Shocking Rise in Fan Disorder Leaves Ligue 1 in Existential Crisis | League 1


Tit was to be a season of celebration and new cheers for the French league. Not only would the crowds return to the stadiums after a year of closed-door matches, but Lionel Messi’s arrival at Paris Saint-Germain has guaranteed unprecedented global interest in Ligue 1. Three months later, France is in shock and embarrassed and the discourse between the authorities is existential order. crisis.

A wave of fan violence since the start of the season has led the president of the Professional Football League (LFP), Vincent Labrune, to denounce “gangrene that could kill us”, while the French Minister of Sports, the former swimming champion Roxana Maracineanu, said: “Every time I go to a stadium [to watch a Ligue 1 match] I tell myself that it’s a good thing that my son is interested in rugby rather than football.

Maracineanu was speaking the day after last Sunday’s match between Lyon and Marseille, canceled after Marseille midfielder Dimitri Payet was hit in the head by a bottle thrown by a supporter.

It was the second time this season that Payet was attacked on the pitch. After the first time, in Nice in August, he threw the bottle back into the crowd, an instinctive retaliation that was interpreted by dozens of fans as an invitation to storm the pitch, culminating in an extraordinary scene involving spectators, players and staff.

Marseille was also involved in the first unrest episode of the season, when Montpellier supporters bombarded traveling supporters with missiles on the opening weekend. The following month, a bus carrying Bordeaux supporters was ambushed in Montpellier in an attack that left 16 injured.

Marseillais Dimitri Payet is hit by a bottle of water thrown by a Lyon supporter. Photography: Benoît Tessier / Reuters

On the same day, Marseille and Angers fans battled in the stadium after a 0-0 draw and Metz fans took to the pitch after a late winner against their side by Paris Saint-Germain.

All of this occurred a week after a row on the pitch between Lille supporters and Lensiens delayed the North Derby by half an hour. Nine Ligue 1 matches have been disrupted or abandoned this season. The questions that the authorities have difficulty answering are why this rage and what to do about it?

One popular explanation is that football violence is a consequence of the lockdown imposed when the Covid pandemic was at its peak, that people are now releasing pent-up frustrations. “A football stadium is a reflection of the state of our society,” Labrune told L’Equipe this week. “And our society after the health crisis is not doing well: it is worried, worried, disunited, quarrelsome and – it must be said – a little crazy.”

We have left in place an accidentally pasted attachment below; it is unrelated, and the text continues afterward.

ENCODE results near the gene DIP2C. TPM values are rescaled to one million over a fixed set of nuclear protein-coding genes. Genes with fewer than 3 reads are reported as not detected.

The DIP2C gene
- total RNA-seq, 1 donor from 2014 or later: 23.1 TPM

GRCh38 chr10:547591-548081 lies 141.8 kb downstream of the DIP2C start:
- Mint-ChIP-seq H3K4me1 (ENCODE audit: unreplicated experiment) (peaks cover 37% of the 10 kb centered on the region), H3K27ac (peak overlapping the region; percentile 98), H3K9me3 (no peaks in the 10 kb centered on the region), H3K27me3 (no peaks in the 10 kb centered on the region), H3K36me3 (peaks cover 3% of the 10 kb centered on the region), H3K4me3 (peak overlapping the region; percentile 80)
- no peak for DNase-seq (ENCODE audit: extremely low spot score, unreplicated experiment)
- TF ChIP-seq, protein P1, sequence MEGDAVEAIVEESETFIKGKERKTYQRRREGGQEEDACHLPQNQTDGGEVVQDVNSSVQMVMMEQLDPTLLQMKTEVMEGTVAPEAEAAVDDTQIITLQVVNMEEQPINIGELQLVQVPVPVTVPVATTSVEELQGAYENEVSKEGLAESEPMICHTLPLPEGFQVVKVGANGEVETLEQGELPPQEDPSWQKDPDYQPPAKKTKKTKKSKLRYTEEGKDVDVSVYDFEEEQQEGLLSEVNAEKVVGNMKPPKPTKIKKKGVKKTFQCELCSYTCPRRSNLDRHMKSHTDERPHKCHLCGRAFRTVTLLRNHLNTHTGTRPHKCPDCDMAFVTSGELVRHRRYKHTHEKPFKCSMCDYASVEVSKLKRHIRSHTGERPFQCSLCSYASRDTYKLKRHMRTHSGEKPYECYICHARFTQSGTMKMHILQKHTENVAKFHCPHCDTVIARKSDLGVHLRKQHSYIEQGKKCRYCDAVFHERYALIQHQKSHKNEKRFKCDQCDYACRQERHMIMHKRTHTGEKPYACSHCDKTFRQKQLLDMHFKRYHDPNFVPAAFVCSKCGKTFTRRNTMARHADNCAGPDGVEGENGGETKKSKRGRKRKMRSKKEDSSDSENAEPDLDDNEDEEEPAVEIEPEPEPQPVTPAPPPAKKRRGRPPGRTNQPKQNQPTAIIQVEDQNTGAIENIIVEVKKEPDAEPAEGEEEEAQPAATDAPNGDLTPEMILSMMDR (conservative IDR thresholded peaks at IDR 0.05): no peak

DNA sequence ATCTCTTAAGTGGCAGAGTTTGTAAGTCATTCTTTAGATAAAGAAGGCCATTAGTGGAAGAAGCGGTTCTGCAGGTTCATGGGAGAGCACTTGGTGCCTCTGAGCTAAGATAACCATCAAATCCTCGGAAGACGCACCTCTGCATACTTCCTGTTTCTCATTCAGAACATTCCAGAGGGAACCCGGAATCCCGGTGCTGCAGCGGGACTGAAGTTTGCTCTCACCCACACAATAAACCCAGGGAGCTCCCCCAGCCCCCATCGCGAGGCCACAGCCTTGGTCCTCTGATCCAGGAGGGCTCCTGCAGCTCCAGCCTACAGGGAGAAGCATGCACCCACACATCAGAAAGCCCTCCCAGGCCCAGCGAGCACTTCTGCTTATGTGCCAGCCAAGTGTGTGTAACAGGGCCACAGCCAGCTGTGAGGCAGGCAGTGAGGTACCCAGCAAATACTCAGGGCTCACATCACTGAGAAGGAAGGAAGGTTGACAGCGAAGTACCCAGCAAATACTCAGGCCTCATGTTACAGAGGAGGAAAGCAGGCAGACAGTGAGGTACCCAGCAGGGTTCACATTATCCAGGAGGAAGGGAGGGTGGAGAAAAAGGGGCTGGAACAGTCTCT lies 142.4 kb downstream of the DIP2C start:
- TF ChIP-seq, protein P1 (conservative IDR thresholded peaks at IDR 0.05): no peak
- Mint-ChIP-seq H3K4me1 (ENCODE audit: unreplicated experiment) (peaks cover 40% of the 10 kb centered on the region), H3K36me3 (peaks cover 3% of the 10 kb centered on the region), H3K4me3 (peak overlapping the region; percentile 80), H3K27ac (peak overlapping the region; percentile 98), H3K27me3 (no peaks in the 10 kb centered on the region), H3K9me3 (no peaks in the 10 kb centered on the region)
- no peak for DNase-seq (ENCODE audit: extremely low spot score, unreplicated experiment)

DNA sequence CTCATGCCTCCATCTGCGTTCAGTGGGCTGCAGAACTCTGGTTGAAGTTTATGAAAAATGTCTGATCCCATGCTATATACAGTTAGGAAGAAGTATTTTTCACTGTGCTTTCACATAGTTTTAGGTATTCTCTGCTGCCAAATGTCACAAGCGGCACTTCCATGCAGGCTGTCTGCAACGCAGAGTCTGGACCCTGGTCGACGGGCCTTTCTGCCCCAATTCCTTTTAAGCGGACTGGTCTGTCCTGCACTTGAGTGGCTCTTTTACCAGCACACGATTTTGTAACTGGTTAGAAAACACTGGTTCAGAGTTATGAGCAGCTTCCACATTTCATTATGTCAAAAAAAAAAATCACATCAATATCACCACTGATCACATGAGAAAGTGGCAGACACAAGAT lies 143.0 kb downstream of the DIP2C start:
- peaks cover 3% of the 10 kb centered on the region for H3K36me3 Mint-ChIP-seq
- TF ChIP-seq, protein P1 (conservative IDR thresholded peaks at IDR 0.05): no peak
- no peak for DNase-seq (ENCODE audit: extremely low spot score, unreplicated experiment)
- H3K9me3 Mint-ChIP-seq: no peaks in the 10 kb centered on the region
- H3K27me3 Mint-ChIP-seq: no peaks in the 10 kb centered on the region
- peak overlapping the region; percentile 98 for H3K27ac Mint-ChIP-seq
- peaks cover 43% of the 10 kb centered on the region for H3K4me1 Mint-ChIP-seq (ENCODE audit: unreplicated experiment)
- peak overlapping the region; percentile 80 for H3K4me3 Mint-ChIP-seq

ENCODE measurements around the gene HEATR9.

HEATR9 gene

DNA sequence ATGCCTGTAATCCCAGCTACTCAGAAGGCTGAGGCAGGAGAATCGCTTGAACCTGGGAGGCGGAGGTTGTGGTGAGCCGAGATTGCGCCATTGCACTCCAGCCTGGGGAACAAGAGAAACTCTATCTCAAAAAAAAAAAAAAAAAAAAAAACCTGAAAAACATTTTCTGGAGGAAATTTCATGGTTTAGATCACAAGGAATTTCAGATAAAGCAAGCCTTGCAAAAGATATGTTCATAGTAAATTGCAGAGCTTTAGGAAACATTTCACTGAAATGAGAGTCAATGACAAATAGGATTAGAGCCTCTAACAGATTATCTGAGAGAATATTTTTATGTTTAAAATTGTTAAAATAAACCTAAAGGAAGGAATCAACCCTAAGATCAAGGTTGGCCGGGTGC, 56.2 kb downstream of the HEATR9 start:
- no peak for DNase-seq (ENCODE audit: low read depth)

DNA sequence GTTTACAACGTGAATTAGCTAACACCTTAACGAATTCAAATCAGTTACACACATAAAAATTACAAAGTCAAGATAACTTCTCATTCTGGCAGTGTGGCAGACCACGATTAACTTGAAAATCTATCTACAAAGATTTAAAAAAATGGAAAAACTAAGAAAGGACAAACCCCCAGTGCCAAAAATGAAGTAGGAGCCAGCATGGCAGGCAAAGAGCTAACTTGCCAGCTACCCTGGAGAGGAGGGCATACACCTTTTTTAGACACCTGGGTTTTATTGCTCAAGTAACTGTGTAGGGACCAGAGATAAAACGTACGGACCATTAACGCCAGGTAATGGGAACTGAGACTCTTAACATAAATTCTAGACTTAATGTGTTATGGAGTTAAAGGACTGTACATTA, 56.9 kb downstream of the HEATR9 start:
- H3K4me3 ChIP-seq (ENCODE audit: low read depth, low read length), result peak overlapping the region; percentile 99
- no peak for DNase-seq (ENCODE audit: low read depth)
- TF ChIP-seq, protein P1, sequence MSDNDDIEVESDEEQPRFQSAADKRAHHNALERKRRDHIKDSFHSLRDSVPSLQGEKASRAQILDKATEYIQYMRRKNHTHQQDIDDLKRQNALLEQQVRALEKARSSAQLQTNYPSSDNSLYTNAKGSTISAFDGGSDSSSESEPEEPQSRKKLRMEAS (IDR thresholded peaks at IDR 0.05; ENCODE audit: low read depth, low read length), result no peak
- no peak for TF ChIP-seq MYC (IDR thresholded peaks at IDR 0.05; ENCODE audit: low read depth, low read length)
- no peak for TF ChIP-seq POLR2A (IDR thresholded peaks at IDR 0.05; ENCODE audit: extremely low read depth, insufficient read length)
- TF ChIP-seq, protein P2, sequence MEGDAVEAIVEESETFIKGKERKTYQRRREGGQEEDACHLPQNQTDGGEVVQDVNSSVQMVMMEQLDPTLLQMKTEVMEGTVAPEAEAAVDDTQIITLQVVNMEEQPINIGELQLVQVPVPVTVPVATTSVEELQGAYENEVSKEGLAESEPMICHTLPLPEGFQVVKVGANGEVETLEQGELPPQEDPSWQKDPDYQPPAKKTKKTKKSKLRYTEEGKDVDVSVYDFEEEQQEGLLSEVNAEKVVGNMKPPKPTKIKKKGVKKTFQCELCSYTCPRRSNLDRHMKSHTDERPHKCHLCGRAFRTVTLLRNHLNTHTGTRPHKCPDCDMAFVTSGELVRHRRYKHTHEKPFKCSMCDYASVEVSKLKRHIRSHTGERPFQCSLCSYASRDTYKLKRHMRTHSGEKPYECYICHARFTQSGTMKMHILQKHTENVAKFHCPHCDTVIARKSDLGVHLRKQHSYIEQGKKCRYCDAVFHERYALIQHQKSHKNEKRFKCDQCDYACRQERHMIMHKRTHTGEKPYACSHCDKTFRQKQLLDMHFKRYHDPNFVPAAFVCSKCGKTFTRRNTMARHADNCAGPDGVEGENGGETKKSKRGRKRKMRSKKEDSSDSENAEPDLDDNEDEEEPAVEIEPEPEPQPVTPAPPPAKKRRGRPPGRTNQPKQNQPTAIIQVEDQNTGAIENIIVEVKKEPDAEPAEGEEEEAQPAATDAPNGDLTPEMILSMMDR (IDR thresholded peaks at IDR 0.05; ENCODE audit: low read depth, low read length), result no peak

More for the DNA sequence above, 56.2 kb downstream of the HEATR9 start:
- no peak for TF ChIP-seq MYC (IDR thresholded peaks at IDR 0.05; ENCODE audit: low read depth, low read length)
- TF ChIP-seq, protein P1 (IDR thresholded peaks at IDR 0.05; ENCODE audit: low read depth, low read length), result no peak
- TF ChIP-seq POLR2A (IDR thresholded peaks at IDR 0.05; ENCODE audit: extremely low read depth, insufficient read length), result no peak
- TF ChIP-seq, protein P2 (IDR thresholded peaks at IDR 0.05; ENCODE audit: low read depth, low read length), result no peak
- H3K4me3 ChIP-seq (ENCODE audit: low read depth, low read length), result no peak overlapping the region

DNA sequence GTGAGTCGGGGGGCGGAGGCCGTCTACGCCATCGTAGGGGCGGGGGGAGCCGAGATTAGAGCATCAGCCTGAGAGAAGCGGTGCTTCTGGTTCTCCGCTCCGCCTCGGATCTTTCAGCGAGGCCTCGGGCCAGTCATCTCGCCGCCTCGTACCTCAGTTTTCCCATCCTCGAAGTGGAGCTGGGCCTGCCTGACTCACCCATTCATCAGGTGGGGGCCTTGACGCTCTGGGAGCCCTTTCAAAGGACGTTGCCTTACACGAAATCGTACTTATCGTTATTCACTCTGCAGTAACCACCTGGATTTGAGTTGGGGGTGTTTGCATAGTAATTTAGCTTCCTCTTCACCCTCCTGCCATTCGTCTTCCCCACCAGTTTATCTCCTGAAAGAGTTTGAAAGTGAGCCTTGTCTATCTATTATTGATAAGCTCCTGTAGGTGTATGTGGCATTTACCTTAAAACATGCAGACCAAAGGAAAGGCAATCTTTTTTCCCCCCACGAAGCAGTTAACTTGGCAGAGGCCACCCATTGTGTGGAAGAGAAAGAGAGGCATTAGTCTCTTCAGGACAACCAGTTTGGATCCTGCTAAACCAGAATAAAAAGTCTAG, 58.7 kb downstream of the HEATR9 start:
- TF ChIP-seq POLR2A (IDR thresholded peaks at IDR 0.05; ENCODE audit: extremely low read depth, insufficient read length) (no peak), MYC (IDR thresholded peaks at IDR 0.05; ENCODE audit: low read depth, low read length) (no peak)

But a similar diagnosis could be made for many other countries that do not experience fan violence on a similar scale. Why do French stadiums hurt so badly? Again, the lockdown has been accused of weakening the clubs’ ability to cope with the mess. In a year of closed-door matches, stewards had to find other jobs and many of the more experienced did not return, leaving less savvy substitutes to face more cantankerous people. Some clubs have also been accused of skimping on security measures as they cut costs during the Covid era.

Most of the time, however, clubs have been accused of failing to crack down on the bad behavior of their most ardent fans, or ultras, for fear of alienating them. It has been noted how reluctant club managers have been to criticize their own supporters after even the most egregious infractions and how easily they have tried to blame elsewhere or downplay the problems.

Security staff hold riot shields to protect Paris Saint-Germain's Neymar from objects thrown by Marseille supporters
Security personnel hold riot shields to protect Paris Saint-Germain’s Neymar from objects thrown by Marseille supporters. Photograph: Eric Gaillard / Reuters

Clubs, the LFP, police and politicians have blamed each other for obstructing or ignoring solutions. That it took two hours for the Lyon-Marseille match to be abandoned after the attack on Payet left viewers perplexed and revealed the lack of determination and unity between the various authorities.

Last Tuesday, the government met with the football authorities to resolve this issue. “We have been calling for such a meeting since August,” said Labrune, who complained that the LFP had become “the punching bag of the system” and needed more powers to do something other than apply its stock reaction to the violence, which is to order matches. to play behind closed doors.

Maracineanu certainly did not minimize the importance of the meeting, declaring in advance: “Everyone must understand that the survival of French football is at stake. It is a world where millions of euros are at stake. We cannot afford that a broadcaster that has bought rights has to fill the void like [TV commentators] did last night for an hour when we weren’t sure if the game was going to continue. We cannot collectively allow ourselves to continue like this.

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On Friday, Maracineanu deigned to attend another match, Lens’s 2-2 draw against Angers, and said plans to reduce stadium violence hinged on three approaches: improving security, giving referees more power to react to fan problems and to broaden the range of sanctions that the league can impose.

She also appealed to the ultras. “We need the leaders of the fan groups to control their troops. I appeal to fan groups: we need you and we must act together to bring peace to the stadiums.


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